When the wiliwili tree blooms …

the sharks bite. — Hawaiian proverb

I wanted to write just a short post with a few photos from the recent Wiliwili Festival at the Waikōloa Dry Forest. I got a bit distracted researching the above proverb. I just got bogged down in reading more about wiliwili trees, sharks, etc. That linked article is just one example.

There were three plant events I wanted to go to that were all planned for February 10, the day before the Super Bowl. So I had to choose, and chose the Wiliwili Festival. I had heard good things about it. We really enjoyed the event. The dry forest tour was highly educational. The tents and exhibitors were all earnest, grass root organizations with an emphasis on education. There were native plant workshops, native plant giveaways, and other nature and cultural activities. It wasn’t a commercialized event, which was refreshing.

The dry forest is right outside Waikōloa Village. Getting to the event involves driving on a dirt road, parking on a big dirt lot (partially blocked off for nesting nene/geese), and walking a quarter mile. A Hawai’i Forest and Trail guide gave free tours of the dry forest. It’s really helpful to have someone tell the stories about the trees, place, and point out the plants. This dry forest is included in one of their paid tours where they have their visitors harvest seeds of native plants. I think this is the direction Hawai’i wants to go with regenerative tourism. “Regenerative” tourism is when visitors travel with a mindset to leave a destination better than it was before they arrived, and experiences go beyond a traditional vacation.  After the screeching halt due to COVID, there was a lot of buzz about emphasizing this type of tourism.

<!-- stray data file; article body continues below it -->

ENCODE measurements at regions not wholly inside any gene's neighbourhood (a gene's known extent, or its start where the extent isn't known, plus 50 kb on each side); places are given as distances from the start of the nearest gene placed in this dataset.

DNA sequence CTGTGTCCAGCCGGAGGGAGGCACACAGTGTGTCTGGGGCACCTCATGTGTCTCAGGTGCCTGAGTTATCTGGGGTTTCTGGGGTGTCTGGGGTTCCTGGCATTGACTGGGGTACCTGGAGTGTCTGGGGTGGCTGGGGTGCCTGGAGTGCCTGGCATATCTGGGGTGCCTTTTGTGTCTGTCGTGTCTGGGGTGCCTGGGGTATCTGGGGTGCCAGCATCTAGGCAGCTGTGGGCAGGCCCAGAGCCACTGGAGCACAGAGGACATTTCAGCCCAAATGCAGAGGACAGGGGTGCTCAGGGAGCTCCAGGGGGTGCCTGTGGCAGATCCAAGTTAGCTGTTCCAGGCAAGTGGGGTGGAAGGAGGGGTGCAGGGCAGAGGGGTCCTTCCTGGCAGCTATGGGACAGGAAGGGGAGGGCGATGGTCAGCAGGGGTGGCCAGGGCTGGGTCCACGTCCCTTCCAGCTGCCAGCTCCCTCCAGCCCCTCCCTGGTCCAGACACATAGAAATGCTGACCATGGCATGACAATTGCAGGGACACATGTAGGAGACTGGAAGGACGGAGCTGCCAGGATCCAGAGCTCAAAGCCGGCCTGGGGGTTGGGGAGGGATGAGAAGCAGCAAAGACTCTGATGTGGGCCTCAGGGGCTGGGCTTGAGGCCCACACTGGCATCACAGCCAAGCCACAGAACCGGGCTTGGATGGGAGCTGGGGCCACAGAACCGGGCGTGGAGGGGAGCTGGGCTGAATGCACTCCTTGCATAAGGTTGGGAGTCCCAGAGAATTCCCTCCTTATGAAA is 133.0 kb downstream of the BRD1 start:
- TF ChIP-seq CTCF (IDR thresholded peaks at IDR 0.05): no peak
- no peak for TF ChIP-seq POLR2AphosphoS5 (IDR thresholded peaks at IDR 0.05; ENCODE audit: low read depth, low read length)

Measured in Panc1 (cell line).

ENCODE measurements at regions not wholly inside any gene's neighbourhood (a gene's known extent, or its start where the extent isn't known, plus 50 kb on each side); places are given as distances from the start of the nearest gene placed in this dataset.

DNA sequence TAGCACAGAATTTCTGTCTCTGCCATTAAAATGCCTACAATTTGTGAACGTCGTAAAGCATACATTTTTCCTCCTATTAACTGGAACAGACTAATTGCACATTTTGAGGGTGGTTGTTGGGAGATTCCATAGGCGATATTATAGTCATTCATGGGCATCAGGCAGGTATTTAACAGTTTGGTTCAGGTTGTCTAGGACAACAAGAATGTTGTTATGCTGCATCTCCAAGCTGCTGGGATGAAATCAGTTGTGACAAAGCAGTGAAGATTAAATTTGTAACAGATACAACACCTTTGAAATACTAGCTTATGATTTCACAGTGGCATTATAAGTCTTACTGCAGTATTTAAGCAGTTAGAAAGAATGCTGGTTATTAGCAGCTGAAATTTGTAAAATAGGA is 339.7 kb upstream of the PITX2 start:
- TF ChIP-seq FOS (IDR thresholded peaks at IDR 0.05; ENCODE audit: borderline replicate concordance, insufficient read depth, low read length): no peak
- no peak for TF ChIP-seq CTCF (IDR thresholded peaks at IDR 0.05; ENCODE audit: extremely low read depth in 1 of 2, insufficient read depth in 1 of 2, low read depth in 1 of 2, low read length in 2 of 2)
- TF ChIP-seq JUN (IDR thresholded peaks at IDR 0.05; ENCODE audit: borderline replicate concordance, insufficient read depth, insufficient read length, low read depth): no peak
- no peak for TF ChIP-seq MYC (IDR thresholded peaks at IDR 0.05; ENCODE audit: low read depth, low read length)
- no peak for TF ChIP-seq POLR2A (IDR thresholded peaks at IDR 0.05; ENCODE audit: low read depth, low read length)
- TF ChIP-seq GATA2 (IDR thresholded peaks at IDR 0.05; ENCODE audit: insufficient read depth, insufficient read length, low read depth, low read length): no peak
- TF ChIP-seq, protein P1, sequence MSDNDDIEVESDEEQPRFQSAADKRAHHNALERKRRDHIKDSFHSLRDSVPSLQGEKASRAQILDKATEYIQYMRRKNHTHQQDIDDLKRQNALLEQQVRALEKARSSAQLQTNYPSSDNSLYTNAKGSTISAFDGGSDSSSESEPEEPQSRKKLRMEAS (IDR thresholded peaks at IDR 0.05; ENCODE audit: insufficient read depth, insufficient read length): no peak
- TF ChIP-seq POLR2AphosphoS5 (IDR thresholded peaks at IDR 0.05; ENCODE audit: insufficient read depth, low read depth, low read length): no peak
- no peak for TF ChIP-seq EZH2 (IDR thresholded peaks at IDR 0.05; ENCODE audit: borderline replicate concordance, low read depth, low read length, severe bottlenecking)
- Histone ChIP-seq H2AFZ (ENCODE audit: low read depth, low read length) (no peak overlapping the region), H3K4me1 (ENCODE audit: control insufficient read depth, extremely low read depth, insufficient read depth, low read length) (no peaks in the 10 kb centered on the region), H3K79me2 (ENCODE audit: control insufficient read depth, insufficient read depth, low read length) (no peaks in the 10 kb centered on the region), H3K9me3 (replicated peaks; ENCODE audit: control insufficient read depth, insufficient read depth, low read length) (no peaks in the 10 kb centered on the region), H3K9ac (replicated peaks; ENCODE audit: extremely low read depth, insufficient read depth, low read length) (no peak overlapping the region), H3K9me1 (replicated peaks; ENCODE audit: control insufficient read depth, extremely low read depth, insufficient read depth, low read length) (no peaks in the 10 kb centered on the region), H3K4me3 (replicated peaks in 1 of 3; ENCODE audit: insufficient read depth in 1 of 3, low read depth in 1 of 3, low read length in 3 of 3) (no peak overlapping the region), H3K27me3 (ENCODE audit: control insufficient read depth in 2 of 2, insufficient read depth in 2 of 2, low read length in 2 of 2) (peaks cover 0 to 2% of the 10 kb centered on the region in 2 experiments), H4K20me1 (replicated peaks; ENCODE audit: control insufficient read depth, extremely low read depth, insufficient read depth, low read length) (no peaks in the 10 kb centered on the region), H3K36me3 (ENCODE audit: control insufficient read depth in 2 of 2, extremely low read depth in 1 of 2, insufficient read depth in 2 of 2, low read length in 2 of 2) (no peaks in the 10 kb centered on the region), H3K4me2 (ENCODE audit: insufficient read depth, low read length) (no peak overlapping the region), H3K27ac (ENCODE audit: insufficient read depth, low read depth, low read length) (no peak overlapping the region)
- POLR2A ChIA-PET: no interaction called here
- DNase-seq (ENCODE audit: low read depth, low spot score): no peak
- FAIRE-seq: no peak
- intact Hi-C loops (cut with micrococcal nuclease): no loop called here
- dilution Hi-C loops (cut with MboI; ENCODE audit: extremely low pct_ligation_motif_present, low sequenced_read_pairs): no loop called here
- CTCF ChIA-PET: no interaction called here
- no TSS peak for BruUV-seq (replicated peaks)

The oldest tree in the forest is about 250-275 years old. The age is approximate because of my memory, and me not being able to find out that tree’s age online. I like the odd shape of mature trees’ trunks and branches, and the color of the wood. This page concisely covers some of the ethnobotanical info about wiliwili. Here’s a link about the wiliwili on a Dept. of Land and Natural Resources web page. When I found that info, I discovered that Hawai’i has been competing nationally in American Forests’ Big Tree Competition for several years now.

The Hawaiian proverb tying wiliwili blossoms to sharks doesn’t quite apply with all of our little microclimates. That’s meant to be about September/October. The wiliwili was blossoming last month, in mid-January, at Amy Greenwell Ethnobotanical Garden. Greenwell’s elevation and rainfall is similar to ours. Neither our place nor Greenwell’s is really dry forest terrain. Almost a year ago I wrote about a local dry forest restoration project in the works near us. It ended up turning out that Hubby has been doing most of his Master Gardener volunteer work there.

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